The situation is a bit similar to driving up hill on a bumpy road.
The car's suspension definitely transfers the "average force" from the road up to the passengers, but let's talk about what "average force means.
There's no good way to do this without talking about high frequency, low frequency and DC/constant.
If the road were a perfectly smooth inclined ramp, the force would be DC and the vertical climb velocity of the passenger would be the same as the wheels.
If the road were rough with lots of little bumps, then the wheels would go up and down but the passenger wouldn't (if the suspension was good).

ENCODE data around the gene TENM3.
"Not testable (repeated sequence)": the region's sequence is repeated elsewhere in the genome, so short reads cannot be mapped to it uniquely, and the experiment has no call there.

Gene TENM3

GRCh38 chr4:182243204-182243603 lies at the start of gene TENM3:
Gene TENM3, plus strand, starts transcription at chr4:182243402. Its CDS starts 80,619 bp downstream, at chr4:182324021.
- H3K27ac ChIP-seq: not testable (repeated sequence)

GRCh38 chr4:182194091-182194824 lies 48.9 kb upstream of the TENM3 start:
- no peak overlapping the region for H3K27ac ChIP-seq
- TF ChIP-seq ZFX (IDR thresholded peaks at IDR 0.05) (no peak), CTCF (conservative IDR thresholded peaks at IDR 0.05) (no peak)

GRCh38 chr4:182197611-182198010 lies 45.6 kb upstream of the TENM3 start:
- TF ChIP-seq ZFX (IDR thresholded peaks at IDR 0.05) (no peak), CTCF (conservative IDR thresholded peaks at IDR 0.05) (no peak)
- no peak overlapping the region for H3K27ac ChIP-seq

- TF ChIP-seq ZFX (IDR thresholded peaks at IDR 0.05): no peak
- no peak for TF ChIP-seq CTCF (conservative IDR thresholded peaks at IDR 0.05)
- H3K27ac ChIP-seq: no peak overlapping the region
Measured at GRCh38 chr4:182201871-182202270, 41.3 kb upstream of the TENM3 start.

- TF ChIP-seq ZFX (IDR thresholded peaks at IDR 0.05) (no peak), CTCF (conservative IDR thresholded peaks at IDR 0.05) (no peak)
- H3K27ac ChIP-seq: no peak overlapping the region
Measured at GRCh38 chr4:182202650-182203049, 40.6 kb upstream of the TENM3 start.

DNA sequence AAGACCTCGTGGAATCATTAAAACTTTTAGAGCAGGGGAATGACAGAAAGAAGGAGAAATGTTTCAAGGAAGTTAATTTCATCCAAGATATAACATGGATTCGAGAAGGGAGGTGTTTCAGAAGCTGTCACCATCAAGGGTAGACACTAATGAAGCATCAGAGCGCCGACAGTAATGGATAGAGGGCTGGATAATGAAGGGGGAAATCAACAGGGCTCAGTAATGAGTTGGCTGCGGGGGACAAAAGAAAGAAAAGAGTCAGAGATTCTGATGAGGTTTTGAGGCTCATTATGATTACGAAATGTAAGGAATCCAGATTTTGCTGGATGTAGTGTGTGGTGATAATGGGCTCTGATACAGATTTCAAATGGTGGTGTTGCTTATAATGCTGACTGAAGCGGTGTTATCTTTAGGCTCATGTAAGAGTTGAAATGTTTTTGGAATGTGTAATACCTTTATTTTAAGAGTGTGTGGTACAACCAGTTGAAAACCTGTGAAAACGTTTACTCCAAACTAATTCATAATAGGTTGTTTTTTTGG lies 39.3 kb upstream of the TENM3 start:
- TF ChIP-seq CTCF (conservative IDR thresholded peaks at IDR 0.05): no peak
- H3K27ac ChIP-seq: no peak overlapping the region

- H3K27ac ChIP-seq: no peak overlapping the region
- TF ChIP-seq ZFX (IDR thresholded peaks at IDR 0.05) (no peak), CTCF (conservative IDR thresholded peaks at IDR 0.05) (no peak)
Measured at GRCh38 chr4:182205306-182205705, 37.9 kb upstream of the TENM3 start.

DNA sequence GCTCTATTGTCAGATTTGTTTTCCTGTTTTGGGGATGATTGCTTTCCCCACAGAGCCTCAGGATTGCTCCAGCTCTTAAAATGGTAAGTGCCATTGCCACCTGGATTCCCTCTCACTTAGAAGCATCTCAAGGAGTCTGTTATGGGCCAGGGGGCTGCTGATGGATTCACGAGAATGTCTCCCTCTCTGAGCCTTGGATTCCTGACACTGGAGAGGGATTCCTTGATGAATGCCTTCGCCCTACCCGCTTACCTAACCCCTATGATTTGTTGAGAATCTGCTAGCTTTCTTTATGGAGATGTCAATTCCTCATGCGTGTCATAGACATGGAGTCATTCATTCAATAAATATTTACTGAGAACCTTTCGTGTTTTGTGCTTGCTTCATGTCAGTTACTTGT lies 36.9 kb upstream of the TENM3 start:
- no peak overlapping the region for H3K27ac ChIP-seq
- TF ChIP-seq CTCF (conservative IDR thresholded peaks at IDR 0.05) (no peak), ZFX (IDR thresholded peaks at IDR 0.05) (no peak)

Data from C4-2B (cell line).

But if the road now had a lot of dips, say 50 cm deep and a few meters long, then the suspension couldn't respond fully to that and the car and passenger would dip right along with the wheels.
So the suspension of the car or the vibration isolation system for the rocket payload will absorb a lot of the high frequency stuff but start passing more and more of the low frequency stuff and all of the zero frequency stuff.
The rocket and the payload will get to space at the same time, but they will experience the bumps and dips differently.